I have a Rosalie who mostly goes by Rosie. We haven't had any confusion over her name and comments are always positive. There are two others we've met in our mid-size city, one who is about 7 and one in her 70's. It's a great name and seems to fit your criteria.
I agree with what others have said regarding Scarlett and Evelyn, though they are nice names they don't seem to fit your criteria as well.
others that might work for you and have been on my own lists; Emilia, Eloise, Eleanor, Lillian, Jocelyn
Um, I think it may be a creative spelling of the cheese? If remember correctly it's spelled Neufchâtel.
I just want to say that I think Theodora Eve is lovely!
Congrats on your twins! I also want to say that I think your son has a fantastic name. :)
With an unusual name like Zinnia I would be inclined to use something more classic for a middle. I think Zinnia Catherine is beautiful and gives her lots of options as she grows.
For your boy twin, I think Alexander is totally usable (and a wonderful namesake) especially if you go by Sasha. Around the house I assume your name is mostly Mom anyway. If you want to stay away from Alexander as a first name you could use it in the middle slot and follow a similar pattern as for your girl - a more unusual first name followed by a classic middle. Raphael Alexander? Or even Romeo. I think use of this a given name really varies depending on culture. I have met more than one Romeo so even though I was an actress for years (and played Juliet more than once) I think it is not too Shakespearean to use.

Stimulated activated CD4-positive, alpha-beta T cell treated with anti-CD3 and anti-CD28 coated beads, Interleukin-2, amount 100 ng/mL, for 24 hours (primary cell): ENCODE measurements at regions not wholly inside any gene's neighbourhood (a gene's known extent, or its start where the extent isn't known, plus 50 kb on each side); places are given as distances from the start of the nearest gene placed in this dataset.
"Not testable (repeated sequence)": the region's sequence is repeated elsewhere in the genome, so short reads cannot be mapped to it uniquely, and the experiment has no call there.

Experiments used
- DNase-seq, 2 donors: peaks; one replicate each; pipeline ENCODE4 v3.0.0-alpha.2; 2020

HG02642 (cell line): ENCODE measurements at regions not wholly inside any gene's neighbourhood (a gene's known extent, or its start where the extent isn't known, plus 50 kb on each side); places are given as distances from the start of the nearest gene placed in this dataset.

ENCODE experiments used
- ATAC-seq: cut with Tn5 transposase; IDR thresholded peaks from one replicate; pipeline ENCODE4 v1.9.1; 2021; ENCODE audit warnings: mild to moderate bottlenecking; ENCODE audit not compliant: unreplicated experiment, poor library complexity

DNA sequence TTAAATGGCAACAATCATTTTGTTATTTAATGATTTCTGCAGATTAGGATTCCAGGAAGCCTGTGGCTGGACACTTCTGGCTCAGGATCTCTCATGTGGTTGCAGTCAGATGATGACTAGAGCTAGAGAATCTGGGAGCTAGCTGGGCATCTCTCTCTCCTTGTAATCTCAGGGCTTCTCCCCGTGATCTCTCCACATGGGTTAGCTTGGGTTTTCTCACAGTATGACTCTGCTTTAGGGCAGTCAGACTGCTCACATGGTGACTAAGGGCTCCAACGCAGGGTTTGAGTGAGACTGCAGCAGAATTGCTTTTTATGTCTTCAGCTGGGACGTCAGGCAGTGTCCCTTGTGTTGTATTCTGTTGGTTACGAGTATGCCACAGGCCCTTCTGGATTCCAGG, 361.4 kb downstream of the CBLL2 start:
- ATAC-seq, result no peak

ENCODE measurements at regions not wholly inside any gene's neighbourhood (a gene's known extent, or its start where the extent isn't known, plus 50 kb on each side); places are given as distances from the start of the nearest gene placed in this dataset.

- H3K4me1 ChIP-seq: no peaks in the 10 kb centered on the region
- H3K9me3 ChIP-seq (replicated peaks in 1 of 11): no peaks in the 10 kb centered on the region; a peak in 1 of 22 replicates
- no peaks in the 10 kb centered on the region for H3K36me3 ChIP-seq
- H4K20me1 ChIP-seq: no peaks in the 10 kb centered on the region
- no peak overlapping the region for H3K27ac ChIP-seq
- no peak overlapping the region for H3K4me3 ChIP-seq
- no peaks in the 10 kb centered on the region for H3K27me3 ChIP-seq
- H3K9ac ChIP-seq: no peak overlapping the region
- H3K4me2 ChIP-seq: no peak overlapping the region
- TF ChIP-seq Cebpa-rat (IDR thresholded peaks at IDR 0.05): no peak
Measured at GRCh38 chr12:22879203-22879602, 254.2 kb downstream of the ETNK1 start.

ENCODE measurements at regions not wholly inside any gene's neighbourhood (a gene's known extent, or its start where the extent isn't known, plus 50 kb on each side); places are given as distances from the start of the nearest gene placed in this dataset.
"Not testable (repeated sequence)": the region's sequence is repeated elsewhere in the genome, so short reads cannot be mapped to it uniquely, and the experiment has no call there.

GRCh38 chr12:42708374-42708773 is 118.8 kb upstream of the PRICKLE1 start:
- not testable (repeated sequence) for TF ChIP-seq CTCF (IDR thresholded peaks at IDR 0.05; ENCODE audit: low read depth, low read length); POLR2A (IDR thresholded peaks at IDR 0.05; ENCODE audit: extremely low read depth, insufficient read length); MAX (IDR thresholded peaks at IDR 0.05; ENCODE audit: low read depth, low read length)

I agree with others, you don't sound nuts. Not here! :)
My primary association for Delilah is biblical, even though I'm an atheist raised by atheists. You may want to avoid that one if you don't want bible names.
My faves from your initial list are Fiona and Gemma, both have been on my own lists and either pairs nicely with Harriet and fits with your existing children. If you don't find a name you really love that jumps out as THE ONE, either of these could be a good choice.
Some other ideas for you: Helen, Elena, Eleanor, Nora, Rose, Iris, Dahlia, Delia, Adelaide
Katherine for me is a classic name with a slightly posh imperious feel. Primary associations - Katherine the Great, Kate from The Taming of the Shrew, the Duchess of Cambridge, and my mother. Much like Elizabeth it is too common and classic to have a single overriding association, has many nickname options, and will age well.